With an average elevation of 1128 meters, the Chitral Valley is a popular destination for mountain climbers, hikers, hunters, and anthropologists. Chitral City sits at an altitude of 1518 meters on the banks of the Chitral River. The Shah Mosque (Royal Mosque), Mehtar’s Castle, and Chitralis’ Khawar Houses are also worth seeing.
The orchards, farms, and snow-capped mountain peaks of the Garam Chashma Valley (hot spring) are breathtaking. The most intriguing characteristic, though, is that its sulfur spring is renowned for its curative properties. “Baths” are constructed near the hot springs for the convenience of tourists.
In the summer, Kalash women wear black skirt dresses, while in the winter, they wear hand-dyed black wool. Their lovely hats comprise black wool cloth embellished with shells and buttons, as well as colorful feathers.
From Chitral, visit the Kalash Valley.
Kalash enjoys music and dance, particularly on religious occasions. You’ll find many lovely vistas in the Chitral Valley. The Chitral Valley in Pakistan is stunning, and it’s a great place to unwind after a trip to the country.
Summer brings the melting of the snow, the flowing of the river, lusher scenery, and a more romantic and attractive ambiance. Furthermore, the climate in Chitral is pleasant.
In the winter, however, it snows extensively, and the snow-capped mountains provide stunning beauty. Chitral’s climate is quite chilly in the winter due to snowfall and glaciers.
The district of Neelum may not have the best roads, but the scenery is fantastic. You’ll need a four-wheel-drive vehicle, preferably driven by a local. It is the most northern of ten districts that make up Pakistan’s administered Azad Kashmir. The district, which encompasses the majority of the Neelam Valley, has roughly 191,000 people.
The Line of Control runs across the valley, either the mountains to the south-east or down the river, with some villages on the Indian side of the boundary. In the district, people speak a variety of languages natively. Hindko is the most common, followed by Kashmiri, Kujjars, and a few other lesser-spoken dialects.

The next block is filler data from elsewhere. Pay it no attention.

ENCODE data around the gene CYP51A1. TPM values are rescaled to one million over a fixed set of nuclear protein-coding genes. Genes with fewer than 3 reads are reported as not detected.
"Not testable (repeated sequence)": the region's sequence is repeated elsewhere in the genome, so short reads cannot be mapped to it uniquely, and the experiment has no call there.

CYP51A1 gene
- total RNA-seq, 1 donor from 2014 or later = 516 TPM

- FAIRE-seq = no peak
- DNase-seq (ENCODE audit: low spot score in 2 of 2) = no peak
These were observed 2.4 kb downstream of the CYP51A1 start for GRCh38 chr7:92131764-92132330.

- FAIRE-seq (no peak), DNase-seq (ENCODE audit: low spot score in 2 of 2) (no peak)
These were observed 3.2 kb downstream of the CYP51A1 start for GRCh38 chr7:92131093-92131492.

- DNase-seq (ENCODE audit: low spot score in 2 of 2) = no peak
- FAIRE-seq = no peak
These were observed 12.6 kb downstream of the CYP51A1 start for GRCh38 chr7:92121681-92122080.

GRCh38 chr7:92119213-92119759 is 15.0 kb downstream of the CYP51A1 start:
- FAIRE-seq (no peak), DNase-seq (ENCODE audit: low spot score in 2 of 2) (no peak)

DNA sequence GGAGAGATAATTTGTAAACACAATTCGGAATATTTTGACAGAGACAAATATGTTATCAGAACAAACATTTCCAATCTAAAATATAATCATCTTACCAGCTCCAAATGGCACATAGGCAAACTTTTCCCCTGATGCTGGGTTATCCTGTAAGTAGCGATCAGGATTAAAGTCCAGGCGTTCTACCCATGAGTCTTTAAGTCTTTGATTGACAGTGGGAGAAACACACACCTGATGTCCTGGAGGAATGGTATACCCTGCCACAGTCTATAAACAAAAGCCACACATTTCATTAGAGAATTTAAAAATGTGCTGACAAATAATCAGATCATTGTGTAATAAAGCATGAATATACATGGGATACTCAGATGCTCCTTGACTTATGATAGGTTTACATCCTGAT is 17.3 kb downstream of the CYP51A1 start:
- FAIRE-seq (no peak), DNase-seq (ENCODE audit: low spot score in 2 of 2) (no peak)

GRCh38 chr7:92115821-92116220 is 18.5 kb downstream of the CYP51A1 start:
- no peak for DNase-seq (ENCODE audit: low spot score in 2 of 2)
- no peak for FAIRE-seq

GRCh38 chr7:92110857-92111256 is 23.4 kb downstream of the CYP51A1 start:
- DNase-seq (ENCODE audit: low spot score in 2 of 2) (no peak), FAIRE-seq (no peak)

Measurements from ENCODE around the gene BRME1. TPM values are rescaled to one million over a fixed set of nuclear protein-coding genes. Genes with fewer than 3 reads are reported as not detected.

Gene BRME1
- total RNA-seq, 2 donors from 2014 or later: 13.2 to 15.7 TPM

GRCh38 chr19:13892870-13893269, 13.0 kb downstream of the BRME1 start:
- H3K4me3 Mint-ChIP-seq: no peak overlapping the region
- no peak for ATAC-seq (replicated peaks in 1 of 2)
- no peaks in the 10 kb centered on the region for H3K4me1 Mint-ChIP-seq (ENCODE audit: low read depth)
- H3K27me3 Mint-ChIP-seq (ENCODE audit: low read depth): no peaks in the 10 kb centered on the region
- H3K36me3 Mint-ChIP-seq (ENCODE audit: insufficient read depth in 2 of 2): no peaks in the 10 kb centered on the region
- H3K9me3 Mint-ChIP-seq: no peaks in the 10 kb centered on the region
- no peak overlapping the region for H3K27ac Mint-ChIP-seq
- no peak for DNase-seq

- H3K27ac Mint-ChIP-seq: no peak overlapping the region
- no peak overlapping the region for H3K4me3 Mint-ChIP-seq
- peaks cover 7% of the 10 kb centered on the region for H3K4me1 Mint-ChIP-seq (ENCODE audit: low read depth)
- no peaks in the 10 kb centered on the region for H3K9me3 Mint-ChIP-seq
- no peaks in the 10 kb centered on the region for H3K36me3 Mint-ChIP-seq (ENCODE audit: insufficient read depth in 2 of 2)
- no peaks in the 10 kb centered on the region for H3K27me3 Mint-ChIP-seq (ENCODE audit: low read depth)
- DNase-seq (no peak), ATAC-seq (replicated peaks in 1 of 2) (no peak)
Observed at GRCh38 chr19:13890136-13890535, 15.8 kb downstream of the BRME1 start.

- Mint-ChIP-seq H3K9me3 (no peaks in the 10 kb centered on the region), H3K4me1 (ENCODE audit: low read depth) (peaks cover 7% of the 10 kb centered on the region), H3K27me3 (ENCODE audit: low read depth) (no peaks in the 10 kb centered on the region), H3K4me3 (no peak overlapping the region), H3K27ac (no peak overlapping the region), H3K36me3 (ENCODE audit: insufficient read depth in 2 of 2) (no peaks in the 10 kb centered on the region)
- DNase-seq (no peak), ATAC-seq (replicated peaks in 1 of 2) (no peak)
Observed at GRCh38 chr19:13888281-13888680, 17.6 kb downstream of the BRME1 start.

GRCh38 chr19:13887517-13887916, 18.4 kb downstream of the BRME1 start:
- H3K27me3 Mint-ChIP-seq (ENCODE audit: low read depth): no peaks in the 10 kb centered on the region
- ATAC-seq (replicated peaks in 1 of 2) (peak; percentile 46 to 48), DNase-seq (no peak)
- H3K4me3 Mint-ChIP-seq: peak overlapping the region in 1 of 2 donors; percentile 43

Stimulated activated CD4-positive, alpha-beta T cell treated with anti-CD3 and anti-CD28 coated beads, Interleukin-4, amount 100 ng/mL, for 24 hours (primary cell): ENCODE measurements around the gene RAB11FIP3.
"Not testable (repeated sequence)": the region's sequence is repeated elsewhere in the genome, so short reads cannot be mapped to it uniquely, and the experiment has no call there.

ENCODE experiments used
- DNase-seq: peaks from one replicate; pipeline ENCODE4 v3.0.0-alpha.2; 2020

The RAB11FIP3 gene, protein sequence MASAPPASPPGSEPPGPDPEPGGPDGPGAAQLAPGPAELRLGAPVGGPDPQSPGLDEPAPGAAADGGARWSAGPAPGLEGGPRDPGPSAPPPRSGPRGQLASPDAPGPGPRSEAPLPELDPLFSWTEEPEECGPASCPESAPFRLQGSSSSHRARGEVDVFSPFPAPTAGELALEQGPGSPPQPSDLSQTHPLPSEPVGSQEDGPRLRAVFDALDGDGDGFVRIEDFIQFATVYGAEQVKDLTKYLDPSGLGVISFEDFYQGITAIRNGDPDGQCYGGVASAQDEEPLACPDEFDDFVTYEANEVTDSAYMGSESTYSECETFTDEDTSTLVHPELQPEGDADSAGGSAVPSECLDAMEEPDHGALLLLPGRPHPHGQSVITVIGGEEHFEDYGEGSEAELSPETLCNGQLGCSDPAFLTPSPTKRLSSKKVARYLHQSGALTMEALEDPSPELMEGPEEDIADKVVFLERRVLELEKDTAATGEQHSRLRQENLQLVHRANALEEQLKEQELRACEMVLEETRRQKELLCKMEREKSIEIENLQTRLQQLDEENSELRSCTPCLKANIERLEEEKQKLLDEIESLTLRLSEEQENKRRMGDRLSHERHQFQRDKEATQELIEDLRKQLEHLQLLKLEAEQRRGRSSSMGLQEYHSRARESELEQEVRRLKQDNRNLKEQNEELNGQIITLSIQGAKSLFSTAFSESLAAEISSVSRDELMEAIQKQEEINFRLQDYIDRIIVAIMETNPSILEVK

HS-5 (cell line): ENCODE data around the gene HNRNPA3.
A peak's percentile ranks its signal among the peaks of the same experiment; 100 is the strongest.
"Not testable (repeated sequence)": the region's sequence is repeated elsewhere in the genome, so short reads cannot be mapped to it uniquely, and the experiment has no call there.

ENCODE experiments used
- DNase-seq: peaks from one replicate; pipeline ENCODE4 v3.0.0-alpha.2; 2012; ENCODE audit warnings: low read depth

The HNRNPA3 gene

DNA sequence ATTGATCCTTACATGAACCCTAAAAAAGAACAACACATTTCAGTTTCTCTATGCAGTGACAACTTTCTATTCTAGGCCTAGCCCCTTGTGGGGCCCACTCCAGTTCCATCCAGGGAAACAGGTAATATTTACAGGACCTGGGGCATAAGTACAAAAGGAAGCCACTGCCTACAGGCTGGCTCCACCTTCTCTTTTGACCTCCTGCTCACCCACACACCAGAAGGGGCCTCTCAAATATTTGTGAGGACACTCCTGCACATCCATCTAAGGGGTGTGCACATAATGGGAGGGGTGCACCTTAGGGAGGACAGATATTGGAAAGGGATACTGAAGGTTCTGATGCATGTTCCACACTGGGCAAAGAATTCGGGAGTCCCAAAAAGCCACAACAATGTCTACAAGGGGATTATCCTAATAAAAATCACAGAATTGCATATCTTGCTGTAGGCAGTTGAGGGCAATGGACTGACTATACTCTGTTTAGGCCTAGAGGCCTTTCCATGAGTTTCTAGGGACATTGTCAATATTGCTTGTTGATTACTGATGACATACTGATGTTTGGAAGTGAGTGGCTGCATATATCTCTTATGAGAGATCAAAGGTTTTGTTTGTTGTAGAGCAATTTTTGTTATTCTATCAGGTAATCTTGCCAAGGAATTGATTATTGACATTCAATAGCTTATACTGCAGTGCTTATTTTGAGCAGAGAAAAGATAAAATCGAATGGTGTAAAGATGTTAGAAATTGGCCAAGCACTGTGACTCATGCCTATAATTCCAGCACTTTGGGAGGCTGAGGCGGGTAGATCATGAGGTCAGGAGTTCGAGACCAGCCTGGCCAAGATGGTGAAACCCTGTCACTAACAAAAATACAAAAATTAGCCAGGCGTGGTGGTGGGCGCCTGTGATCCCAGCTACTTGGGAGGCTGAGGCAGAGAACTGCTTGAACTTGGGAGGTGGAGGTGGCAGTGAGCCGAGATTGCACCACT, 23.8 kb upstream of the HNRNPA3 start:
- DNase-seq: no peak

Residents depend on tourism, so supporting their healthy agricultural produce is excellent, and handicrafts make great souvenirs or gifts for friends, families, and coworkers. On both sides of the river, during spring and summer, its lush greenery all around and the fall foliage will have you taking pictures nonstop.
Gilgit is roughly 34 kilometers away from Naltar. The forested region of Naltar grows in popularity due to its stunning mountain landscape. The three lakes of Naltar Valley are Strangi Lake, Blue Lake, and Bodlak Lake, which locals and visitors alike find mesmerizing.
Naltar is a stunning miracle of nature, with everything from a helipad to barrier-free jogging Brooks to fresh organic potato farms and breathtakingly beautiful lakes. Forests, wildlife, birds, and, above all, the most hospitable locals are just a few of the numerous reasons to return to this location.
In the winter, this valley is becoming increasingly popular as a ski resort. Nighttime milky ways, starry skies, and the shining lights of little but calm cottages make this region indescribably gorgeous and charming.
Visitors will find plenty of surprises in this valley. This valley has the adornment of three lakes that are above expectations. This valley is a must-see destination for the whole family.
Rumbur valleys, located three hours and 45 kilometers from Chitral town in the Hindu Kush, showcases a vibrant Kalash culture. Rumbur Valley is a great area to visit if you want to get away from the hustle and bustle of everyday life because it is less crowded.
Rumbur, to the north of Bumburet, features lesser Muslim homesteads and attracts fewer visitors. Rumbur is much narrower than Bumburet, and it lacks the valley’s numerous shady meadows. The mountain ridges are higher, and the river is much wilder.
The Kalasha are far less shy than in Bumburet since there are fewer tourists. When asked, no one refuses to be photographed or requests payment for posing. The rumbling of jeeps breaks the beautiful tranquility of the valley only on rare occasions. You can find a Nuristani settlement at the valley’s very top end.
Many people travel the twisting road from Gilgit to Chitral, but only a few take the time to enjoy it. Poplar-lined pathways, magnificent turquoise waterways, and kind Ismaili people are just a few of the reasons to take your time on the trip.
The road from Shandur Pass to Gilgit has many settlements, but nothing is as attractive as Phander (pronounced “fun-der”), a tiny village in the namesake Phander Valley.
A trip to Phander that was supposed to take three days can take a week or more. Every day brings a new reason to stay: fresh people greeting you and talking to you for hours, fishing expeditions along Phander’s famous trout-filled streams, and motorbike journeys to neighboring villages.
Phander is the place to go if you’re seeking a quiet area to rest your head in Gilgit Baltistan. The months of April through October are the only ones when you can visit Phander. Outside that time frame, hotels will be closed.